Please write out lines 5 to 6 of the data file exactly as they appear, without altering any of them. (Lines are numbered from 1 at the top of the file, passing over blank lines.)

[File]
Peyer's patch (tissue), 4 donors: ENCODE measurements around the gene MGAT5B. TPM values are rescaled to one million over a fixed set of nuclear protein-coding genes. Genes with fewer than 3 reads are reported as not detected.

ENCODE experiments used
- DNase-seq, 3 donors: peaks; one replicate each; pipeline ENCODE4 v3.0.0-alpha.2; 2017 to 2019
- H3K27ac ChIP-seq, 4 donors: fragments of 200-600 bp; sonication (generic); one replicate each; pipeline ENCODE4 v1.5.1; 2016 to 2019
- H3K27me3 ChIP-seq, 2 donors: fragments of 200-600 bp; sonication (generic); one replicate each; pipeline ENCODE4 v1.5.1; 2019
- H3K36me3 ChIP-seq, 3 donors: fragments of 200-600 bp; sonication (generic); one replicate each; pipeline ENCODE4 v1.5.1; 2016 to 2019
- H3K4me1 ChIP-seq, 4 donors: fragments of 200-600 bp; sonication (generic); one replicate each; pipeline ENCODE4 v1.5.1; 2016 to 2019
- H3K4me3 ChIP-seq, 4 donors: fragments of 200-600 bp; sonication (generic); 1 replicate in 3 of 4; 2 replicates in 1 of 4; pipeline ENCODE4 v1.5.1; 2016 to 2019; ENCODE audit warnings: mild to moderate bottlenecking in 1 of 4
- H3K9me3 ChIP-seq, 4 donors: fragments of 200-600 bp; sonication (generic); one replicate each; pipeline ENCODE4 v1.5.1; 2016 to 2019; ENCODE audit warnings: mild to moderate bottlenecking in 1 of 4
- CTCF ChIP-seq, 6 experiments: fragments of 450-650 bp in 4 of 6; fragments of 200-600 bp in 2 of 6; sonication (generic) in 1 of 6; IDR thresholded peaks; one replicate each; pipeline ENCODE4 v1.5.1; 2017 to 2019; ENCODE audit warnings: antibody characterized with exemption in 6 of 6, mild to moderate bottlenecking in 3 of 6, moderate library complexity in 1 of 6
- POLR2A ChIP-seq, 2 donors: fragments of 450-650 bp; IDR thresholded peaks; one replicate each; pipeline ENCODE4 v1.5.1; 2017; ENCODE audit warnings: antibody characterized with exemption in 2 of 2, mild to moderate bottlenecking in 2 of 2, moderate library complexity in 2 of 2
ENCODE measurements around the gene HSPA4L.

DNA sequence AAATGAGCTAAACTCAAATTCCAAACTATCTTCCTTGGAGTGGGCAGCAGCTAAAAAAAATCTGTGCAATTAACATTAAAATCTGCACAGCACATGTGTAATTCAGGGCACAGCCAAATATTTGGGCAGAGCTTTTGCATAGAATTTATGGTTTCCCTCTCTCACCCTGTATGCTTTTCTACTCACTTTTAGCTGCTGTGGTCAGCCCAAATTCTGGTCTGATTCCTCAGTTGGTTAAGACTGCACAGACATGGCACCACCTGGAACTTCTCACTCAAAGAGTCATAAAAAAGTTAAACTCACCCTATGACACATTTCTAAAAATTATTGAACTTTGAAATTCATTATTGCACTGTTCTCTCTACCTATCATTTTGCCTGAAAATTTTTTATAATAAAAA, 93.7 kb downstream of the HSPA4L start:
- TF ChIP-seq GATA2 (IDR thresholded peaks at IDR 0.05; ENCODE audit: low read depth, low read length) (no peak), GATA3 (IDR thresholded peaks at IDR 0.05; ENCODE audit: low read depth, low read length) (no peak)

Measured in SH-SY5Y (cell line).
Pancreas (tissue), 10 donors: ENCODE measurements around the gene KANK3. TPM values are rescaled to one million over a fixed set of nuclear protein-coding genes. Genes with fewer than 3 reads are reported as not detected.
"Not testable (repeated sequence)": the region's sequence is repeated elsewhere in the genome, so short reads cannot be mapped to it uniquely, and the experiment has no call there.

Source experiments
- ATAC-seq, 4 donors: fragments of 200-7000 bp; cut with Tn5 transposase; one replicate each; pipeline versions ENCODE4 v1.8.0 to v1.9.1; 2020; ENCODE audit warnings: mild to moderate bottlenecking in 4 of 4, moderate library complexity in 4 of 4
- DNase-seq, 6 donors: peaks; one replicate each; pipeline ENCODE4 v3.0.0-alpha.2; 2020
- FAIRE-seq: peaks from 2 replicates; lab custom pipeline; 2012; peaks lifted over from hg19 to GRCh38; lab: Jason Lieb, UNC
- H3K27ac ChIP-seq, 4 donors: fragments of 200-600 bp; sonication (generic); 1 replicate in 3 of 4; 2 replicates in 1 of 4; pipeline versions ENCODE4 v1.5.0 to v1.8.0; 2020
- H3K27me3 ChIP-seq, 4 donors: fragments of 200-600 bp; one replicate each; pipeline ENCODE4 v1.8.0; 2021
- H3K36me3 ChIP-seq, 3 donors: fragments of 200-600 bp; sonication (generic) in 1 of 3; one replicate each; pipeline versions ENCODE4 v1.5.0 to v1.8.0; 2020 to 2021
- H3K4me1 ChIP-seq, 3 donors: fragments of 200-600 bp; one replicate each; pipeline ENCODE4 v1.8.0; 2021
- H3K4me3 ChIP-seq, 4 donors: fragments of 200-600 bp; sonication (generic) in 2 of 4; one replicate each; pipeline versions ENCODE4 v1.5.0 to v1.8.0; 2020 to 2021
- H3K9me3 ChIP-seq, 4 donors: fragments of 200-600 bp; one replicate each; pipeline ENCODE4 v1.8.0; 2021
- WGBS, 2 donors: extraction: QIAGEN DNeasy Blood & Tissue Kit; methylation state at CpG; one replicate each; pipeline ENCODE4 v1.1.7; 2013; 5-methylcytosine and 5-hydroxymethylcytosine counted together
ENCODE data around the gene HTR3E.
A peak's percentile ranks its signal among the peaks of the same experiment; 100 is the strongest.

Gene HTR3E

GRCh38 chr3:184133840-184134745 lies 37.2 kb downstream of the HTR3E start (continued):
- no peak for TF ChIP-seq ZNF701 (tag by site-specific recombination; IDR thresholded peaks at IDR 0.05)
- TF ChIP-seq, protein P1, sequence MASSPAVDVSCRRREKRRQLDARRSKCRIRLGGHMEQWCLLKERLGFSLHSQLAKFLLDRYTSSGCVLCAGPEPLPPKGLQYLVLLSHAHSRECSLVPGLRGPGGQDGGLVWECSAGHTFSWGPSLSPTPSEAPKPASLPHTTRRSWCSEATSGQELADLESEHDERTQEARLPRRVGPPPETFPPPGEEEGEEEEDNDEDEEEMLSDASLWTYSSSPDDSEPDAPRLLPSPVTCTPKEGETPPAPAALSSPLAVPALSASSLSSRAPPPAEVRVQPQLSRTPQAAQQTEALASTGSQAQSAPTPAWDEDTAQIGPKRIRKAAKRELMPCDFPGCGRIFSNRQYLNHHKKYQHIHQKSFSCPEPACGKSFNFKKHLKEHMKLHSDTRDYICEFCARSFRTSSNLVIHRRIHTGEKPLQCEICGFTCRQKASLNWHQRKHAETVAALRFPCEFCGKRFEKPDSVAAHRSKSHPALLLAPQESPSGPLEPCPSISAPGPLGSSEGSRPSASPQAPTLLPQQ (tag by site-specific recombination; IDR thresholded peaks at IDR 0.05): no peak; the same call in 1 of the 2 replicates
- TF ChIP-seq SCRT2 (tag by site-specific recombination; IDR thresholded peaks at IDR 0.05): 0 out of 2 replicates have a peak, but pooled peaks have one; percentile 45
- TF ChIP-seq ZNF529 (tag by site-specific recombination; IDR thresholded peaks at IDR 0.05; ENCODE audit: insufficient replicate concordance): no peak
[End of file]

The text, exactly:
- H3K27me3 ChIP-seq, 2 donors: fragments of 200-600 bp; sonication (generic); one replicate each; pipeline ENCODE4 v1.5.1; 2019
- H3K36me3 ChIP-seq, 3 donors: fragments of 200-600 bp; sonication (generic); one replicate each; pipeline ENCODE4 v1.5.1; 2016 to 2019